The K10 dashboard is broken up into a number of different sections. While we will return to performing actions on these later, you can find a brief but useful description of the sections below.
The first thing you see on the screen is a list of stateful applications (currently mapped to namespaces) and any policies that might exist in the system.
After filtering to only include applications that have stateful services (defined as containing a persistent volume), the above screen breaks down each section into three categories:
- Unmanaged: There are no protection policies that cover this object
- Non-compliant: A policy applies to this object but the actions associated with the policy are failing (e.g., due to underlying storage slowness, configuration problems, etc.) or the actions haven't been every invoked yet (e.g., right after policy creation)
- Compliant: Objects that both policies apply to and the policy SLAs are being respected
It is also easy to see system-wide compliance by looking at the bar just above this view.
Applications, Namespaces, and Workloads¶
The current version of the K10 platform assumes that applications and namespaces have a 1:1 correspondence but that is not a requirement. As one will see later, policies can be defined to only operate on a subset of the applications residing in a namespace. Assuming you have already installed applications, clicking on the Applications card on the dashboard will take you to the following view. Note that if you clicked on one of the Compliant/Non-Compliant/Unmanaged buttons, it would automatically filter the below view for you.
An application, in turn, is made up of multiple workloads including deployments and stateful sets. In the above diagram, we see that the GitLab card shows that the application is composed of five volumes, four network service, four workloads, and six other pieces of application configuration. In contrast, the PostgreSQL application consists of just one volume, one network service, one workload, and four configuration objects. By further clicking on the application card,
you will see a lot more information on the application including labels.
Going back to the main dashboard, you will find a section on how to manage policies right next to the Applications card. Within K10, policies are used to automate your data management workflows. To achieve this, they combine actions you want to take (e.g., snapshot), a frequency or schedule for how often you want to take that action, and a label-based selection criteria for the resources you want to manage.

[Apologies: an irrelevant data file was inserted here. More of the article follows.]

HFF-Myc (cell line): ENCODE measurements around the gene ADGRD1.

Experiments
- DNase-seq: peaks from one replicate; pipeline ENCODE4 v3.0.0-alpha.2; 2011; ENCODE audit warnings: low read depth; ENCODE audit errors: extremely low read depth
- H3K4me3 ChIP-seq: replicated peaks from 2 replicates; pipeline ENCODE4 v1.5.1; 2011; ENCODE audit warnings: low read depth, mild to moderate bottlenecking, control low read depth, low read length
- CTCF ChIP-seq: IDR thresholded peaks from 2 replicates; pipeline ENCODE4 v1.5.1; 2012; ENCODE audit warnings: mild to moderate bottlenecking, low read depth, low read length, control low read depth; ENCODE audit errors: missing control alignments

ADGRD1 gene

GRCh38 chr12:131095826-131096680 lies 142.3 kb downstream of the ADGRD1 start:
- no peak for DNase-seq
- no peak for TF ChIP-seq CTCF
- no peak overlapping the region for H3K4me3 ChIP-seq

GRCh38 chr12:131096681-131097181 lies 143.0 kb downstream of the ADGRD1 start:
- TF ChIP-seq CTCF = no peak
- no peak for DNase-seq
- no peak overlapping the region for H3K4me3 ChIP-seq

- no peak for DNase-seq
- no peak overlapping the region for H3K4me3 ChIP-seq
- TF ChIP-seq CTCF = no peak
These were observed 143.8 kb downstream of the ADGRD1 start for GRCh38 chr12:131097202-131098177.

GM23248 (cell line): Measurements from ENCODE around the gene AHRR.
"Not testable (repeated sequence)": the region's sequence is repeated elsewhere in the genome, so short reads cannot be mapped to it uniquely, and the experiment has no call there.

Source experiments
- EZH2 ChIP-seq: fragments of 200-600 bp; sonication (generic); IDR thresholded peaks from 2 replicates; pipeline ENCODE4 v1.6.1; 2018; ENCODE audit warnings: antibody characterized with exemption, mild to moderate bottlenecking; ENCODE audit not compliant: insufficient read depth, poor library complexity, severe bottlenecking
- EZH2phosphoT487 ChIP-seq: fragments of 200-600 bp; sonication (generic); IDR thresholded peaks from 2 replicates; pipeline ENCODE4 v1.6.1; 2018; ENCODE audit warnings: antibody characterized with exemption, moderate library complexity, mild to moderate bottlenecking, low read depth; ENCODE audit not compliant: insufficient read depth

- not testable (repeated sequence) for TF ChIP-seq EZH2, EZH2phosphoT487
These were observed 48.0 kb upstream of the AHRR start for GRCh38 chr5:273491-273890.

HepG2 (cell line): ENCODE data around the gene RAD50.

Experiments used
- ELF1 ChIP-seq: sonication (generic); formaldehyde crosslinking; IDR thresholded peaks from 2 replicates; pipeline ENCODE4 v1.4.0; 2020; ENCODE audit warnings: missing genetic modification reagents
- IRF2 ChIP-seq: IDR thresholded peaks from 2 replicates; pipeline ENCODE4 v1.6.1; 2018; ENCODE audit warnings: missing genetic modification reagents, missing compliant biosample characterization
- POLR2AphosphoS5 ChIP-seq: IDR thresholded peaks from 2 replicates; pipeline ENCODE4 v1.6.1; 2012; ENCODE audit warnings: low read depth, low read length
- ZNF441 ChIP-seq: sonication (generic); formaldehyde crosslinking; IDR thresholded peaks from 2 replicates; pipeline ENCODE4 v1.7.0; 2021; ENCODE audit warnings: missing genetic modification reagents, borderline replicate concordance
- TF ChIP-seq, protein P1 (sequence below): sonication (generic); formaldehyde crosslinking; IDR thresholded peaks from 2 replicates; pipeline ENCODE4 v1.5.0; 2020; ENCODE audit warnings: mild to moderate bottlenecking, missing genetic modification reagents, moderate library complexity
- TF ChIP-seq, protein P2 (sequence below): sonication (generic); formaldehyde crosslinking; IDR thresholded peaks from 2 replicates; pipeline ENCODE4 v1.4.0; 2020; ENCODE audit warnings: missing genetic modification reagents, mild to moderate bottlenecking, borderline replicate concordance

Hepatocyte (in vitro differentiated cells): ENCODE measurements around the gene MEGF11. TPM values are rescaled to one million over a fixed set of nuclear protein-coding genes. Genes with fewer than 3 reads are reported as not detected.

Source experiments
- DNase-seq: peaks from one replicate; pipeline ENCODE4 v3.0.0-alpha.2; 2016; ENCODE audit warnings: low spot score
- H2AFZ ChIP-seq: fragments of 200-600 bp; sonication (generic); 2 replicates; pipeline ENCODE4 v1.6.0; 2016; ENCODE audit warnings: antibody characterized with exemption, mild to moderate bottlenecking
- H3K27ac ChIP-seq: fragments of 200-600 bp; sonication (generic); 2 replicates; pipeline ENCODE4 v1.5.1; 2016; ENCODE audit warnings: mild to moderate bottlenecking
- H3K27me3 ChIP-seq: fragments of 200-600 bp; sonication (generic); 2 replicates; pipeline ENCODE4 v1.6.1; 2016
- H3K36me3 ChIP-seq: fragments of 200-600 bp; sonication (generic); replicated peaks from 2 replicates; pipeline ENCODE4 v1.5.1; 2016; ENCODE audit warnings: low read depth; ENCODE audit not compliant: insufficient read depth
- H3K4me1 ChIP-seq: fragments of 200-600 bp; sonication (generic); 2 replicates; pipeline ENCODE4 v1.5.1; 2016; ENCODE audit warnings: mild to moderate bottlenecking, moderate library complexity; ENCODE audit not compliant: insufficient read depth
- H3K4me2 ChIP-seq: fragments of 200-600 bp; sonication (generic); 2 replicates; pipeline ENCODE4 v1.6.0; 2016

If you click on the Policies card, you will notice in the below screenshot that we currently do not create default policies at install time. As a part of bringing the system into a compliant state, you will later create new policies.
Below the policy management section of the dashboard, you will find activity data. This consists of a graph that shows all activity in the system. As there are no default policy-driven actions defined in the system, you will see no activity after first install but, once policies are defined, the graph will start displaying activity. Mousing over the graph will display job information such as status, job duration, job start time, and job completion time.
Some of the same activity information can also be viewed in tabular form under the graph. In particular, the dashboard first displays a summary of activity in the system including total jobs, average job duration, number of data artifacts, the size of those artifacts, etc.
Following the activity and artifact summary, information on recent jobs is displayed. This includes the policy that generated the job, the job phases, type of generated artifacts, and the start and completion times. You can also filter the displayed jobs by the originating policy, type of job, failed jobs, and completed jobs.